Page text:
Sudan Native Excited to Sign

David Nyarsuk told that he was "very excited" to sign a letter of intent with West Virginia to play basketball after making a visit to the Mountaineer campus last month.

"I liked everything I saw there," said David Nyarsuk of his visit to West Virginia. "They have a big gym, and the locker rooms are very nice. I got to see some of the campus too, and it was all nice. I liked everything I saw."

A native of the Sudan, Nyarsuk came to the U.S. as part of the African Hoop Opportunities Providing an Education (A-HOPE) Foundation in February of 2008. A-HOPE is a non-profit charity that helps student athletes from Africa, who don't have the means to advance their education in their home countries, with educational opportunities in the U.S. Brothers Keuth Duany (Syracuse) and Duany Duany (Wisconsin) are members of A-HOPE's board of directors.

"I came to the U.S. last year, and I played at The Patterson School in North Carolina," Nyarsuk said. "It was there that I first heard about West Virginia. I met Coach Harrison, and he was the one that told me about West Virginia."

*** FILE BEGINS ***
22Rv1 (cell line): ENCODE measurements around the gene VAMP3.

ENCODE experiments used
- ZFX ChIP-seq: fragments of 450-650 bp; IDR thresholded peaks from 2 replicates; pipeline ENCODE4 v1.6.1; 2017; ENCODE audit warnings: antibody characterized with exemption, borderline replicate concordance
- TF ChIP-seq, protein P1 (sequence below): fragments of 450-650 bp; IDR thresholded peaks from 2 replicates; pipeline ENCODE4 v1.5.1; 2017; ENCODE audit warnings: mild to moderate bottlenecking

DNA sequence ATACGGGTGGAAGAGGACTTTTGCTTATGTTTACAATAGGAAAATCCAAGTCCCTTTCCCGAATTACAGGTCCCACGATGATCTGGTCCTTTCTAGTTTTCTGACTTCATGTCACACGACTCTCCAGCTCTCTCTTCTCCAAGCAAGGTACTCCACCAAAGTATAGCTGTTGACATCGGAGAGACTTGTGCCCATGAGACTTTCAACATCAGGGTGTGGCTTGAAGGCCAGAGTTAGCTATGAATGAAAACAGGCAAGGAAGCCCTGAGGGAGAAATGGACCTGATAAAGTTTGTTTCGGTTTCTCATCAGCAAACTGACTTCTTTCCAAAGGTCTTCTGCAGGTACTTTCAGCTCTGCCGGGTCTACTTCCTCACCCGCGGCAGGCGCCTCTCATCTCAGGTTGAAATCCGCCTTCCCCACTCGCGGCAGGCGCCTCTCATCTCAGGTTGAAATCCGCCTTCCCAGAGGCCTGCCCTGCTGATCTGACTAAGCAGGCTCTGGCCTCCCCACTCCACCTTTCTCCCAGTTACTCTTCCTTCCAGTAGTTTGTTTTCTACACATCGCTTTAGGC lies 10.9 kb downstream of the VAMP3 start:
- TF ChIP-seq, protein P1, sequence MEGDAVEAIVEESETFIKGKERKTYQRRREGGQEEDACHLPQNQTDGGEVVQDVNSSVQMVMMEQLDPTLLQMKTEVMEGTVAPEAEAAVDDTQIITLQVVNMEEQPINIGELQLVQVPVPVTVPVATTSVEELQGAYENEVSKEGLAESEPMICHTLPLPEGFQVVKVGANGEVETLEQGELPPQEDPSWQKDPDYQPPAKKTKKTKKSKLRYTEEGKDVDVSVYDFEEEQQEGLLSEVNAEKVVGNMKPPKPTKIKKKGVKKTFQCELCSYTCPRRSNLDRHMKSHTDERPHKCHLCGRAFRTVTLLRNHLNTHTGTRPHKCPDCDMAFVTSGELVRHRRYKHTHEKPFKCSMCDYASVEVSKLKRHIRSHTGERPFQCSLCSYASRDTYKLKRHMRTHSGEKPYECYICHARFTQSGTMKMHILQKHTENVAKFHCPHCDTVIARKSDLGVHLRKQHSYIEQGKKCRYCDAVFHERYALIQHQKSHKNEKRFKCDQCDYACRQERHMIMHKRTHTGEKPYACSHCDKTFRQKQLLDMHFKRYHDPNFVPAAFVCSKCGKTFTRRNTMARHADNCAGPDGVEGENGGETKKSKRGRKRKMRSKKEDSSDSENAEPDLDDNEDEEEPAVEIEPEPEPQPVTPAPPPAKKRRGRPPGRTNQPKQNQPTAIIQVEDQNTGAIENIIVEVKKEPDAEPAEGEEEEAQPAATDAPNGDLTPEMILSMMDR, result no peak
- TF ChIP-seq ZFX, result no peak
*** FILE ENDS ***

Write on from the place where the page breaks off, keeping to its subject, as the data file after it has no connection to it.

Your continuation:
After The Patterson School's basketball program shut down for this season, Nyarsuk moved on to Mountain State Academy, where he will play his final scholastic season.

"I want to work on my post play and on my shot," he said of his goals at the Beckley, W. Va., school. "My defense is good, but I want to keep working on that, and on blocking shots, because it's important to play defense first."

That sentiment no doubt endeared Nyarsuk to head coach Bob Huggins, whom Nyarsuk met for the first time this year. More defensive help will always be welcomed by West Virginia's intense coach, and Nyarsuk appears to fit the bill. He also has one more goal that Huggins shares.

"I'm very excited to sign my letter," he noted. "I want to help West Virginia win a championship."

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